OGP May Modify Selection Plan for CSO Leadership

29 October 2012

The Open Government Partnership is considering a substantially simplified system for selecting new civil society members for the OGP Steering Committee.

Instead of planned elections, the OGP has proposed creating a selection committee to pick new members.

Public comments on the plan were requested in an OGP Twitter message that announced the “rotation note” proposal.

The Steering Committee previously had described a process for transforming the composition of the Steering Committee, which has nine representatives from governments and nine from civil society. The current members are mainly the founding members of the OGP, and the goal is to have a fully elected governing body.

The existing plan in the Articles of Governance approved in March would begin the transition in 2012 with six out of the current 18 members leaving the SC. The OGP had indicated in April that three government members and three CSO members would volunteer to leave the Steering Committee, but so far there has been no announcement of which governments will step aside.

CSO Election Plan May Be Dropped

Under the Articles, three new government members would be elected by the 57 member governments, but more complicated are the procedures for electing the new members to represent civil society and nongovernmental organization.  A re-examination of the complex plan began in July. (See previous FreedomInfo.org report.)

The election plan for the CSO/NGO members envisioned two pools of electors being created. Half of them, equal in number to the number of OGP countries, would represent specific member countries, now 57. They would be selected by civil society groups in each country in conjunction with the OGP staff. The OGP has financially supported most CSO representatives to allow them to attend the annual meeting. The other electors would represent international NGOs and were to be picked based on the basis of who applied first.

This pool of 114 persons (at the current membership level) would vote on self-nominated candidates.

Complications Seen

The rotation note cites several concerns, beginning with the comment that the period around the conference “is already a very busy period.”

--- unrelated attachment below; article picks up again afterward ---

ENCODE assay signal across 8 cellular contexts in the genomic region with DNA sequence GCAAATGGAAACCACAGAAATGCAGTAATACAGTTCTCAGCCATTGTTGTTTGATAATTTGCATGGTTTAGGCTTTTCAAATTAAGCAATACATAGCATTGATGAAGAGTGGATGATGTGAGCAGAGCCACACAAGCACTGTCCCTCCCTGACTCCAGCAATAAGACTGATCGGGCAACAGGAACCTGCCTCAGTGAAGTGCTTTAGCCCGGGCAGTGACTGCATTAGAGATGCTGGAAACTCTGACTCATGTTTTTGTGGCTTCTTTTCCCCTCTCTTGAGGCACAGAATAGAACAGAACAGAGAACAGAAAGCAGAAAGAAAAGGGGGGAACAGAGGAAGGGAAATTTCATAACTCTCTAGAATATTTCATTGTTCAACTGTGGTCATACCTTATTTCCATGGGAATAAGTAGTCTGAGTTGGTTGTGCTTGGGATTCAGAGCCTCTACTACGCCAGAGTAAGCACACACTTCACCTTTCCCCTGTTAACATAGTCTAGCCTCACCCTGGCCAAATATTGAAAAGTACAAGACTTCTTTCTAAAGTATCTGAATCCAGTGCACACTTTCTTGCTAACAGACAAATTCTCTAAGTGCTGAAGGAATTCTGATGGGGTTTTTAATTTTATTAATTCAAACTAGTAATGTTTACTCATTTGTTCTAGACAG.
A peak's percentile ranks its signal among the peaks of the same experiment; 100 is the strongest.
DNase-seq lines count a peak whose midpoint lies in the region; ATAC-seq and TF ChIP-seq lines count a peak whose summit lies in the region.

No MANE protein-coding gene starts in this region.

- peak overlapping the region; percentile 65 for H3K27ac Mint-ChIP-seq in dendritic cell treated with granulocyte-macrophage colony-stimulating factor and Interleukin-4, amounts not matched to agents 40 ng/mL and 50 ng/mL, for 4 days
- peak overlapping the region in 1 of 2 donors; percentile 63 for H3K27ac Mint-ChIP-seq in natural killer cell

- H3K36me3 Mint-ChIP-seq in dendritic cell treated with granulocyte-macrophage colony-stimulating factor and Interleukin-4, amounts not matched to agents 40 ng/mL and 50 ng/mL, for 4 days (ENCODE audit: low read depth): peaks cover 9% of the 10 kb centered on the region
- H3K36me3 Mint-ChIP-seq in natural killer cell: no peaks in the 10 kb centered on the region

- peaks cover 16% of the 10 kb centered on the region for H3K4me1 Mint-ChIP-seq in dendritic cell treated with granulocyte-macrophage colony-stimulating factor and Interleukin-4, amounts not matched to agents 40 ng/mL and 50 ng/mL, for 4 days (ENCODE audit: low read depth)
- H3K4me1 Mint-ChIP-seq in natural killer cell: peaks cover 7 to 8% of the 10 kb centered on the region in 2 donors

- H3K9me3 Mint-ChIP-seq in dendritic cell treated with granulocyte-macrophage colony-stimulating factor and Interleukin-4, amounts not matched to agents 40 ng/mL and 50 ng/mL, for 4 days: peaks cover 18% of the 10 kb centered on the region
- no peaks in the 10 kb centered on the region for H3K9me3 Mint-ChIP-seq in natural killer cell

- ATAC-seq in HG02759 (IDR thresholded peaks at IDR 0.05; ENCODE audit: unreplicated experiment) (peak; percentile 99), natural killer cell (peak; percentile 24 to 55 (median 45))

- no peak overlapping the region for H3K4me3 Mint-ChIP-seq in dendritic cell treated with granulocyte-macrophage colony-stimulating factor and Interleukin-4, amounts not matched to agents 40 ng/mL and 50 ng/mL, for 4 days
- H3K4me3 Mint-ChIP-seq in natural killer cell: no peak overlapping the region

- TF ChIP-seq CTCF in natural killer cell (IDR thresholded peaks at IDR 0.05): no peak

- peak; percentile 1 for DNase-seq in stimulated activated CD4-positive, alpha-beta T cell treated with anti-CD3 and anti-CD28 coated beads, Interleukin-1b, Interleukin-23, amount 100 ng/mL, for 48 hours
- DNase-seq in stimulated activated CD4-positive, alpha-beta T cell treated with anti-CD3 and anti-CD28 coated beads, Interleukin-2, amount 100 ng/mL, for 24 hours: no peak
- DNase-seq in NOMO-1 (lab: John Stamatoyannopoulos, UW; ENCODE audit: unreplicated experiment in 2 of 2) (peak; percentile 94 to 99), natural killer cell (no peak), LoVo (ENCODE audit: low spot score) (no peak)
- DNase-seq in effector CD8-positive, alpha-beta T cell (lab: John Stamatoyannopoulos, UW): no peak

The note continues:

Second, the idea of one person voting per country brings the problem of how to identify and select one person as a representative of the diversity of civil society in his/her country. Additionally, the idea of OGP funding the participation of the person that votes for his/her country could be seen as interfering with free and independent voting. Lastly, asking the Support Unit to manage the process of identifying the voter and managing the further process imposes a substantial additional burden to the functions of the SU, and may hinder CS freedom to choose among itself.

 New Procedures Proposed

The new plan envisions a nominations and endorsements process beginning Jan. 15 with an announcement about who is departing and an explanation of the process.  Applications would be due by Feb. 23.

A “selection committee will assess and rank candidates using criteria and needs stipulated in announcement note, final candidates will be presented to and endorsed by civil society SC members.”

The selection committee would be comprised of two current (or past) SC members, 2 volunteers from the broader OGP CSO community and the OGP Civil Society Coordinator, Paul Maassen.

Maassen would pick the members of the selection committee. The rotation note explains: 

Candidates for the selection committee are invited to send a short motivation letter to the civil society coordinator, who will assess them along a few publicly articulated criteria (such as experience with recruitment processes, experience with SC type of governance mechanisms, time commitment).

Many factors are articulated for the selection committee to consider, including diversity and regional representation.

The selection committee’s recommendations will then be “endorsed by the full set of civil society Steering Committee members.”

The selected replacement members would be announced March 15.

The rationale for the revisions is summarized:

The main proposed change to the current rotation system is to suggest the selection is done by a committee, accompanied by a strong, transparent, and bottom up nomination process. A committee is best placed to match the needs of the SC with the profile of the candidates, to ensure an effective, proactive, strategic team of civil society members that can guide OGP in the right direction. Second, it is difficult to design a voting process that is more inclusive than the current process of one voter per country, and at the same time is not resource-heavy.

Be Sociable, Share!

Tags:

Filed under: What's New